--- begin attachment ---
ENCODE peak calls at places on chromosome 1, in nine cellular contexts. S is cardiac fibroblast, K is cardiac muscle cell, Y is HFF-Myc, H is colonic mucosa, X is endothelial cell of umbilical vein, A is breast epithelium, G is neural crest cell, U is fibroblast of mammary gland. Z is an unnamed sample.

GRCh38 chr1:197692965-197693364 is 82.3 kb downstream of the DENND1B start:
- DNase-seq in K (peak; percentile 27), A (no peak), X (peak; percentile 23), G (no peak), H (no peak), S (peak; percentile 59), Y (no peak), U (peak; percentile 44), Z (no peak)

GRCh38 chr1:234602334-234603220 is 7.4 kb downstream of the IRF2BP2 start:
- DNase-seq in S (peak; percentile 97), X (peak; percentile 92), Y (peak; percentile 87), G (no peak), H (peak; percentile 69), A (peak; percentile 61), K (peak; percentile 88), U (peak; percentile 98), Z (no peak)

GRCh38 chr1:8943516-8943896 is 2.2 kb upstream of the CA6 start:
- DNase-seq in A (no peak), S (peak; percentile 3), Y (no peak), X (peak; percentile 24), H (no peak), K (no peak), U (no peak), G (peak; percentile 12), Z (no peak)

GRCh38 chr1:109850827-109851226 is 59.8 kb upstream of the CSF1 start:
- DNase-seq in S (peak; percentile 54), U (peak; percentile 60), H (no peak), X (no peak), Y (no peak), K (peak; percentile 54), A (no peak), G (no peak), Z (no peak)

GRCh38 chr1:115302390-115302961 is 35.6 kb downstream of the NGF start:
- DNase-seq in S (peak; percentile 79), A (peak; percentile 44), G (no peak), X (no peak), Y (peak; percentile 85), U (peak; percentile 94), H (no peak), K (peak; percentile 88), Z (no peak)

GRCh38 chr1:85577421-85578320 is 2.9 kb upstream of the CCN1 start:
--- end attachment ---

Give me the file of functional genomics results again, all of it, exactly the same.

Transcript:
ENCODE peak calls at places on chromosome 1, in nine cellular contexts. S is cardiac fibroblast, K is cardiac muscle cell, Y is HFF-Myc, H is colonic mucosa, X is endothelial cell of umbilical vein, A is breast epithelium, G is neural crest cell, U is fibroblast of mammary gland. Z is an unnamed sample.

GRCh38 chr1:197692965-197693364 is 82.3 kb downstream of the DENND1B start:
- DNase-seq in K (peak; percentile 27), A (no peak), X (peak; percentile 23), G (no peak), H (no peak), S (peak; percentile 59), Y (no peak), U (peak; percentile 44), Z (no peak)

GRCh38 chr1:234602334-234603220 is 7.4 kb downstream of the IRF2BP2 start:
- DNase-seq in S (peak; percentile 97), X (peak; percentile 92), Y (peak; percentile 87), G (no peak), H (peak; percentile 69), A (peak; percentile 61), K (peak; percentile 88), U (peak; percentile 98), Z (no peak)

GRCh38 chr1:8943516-8943896 is 2.2 kb upstream of the CA6 start:
- DNase-seq in A (no peak), S (peak; percentile 3), Y (no peak), X (peak; percentile 24), H (no peak), K (no peak), U (no peak), G (peak; percentile 12), Z (no peak)

GRCh38 chr1:109850827-109851226 is 59.8 kb upstream of the CSF1 start:
- DNase-seq in S (peak; percentile 54), U (peak; percentile 60), H (no peak), X (no peak), Y (no peak), K (peak; percentile 54), A (no peak), G (no peak), Z (no peak)

GRCh38 chr1:115302390-115302961 is 35.6 kb downstream of the NGF start:
- DNase-seq in S (peak; percentile 79), A (peak; percentile 44), G (no peak), X (no peak), Y (peak; percentile 85), U (peak; percentile 94), H (no peak), K (peak; percentile 88), Z (no peak)

GRCh38 chr1:85577421-85578320 is 2.9 kb upstream of the CCN1 start: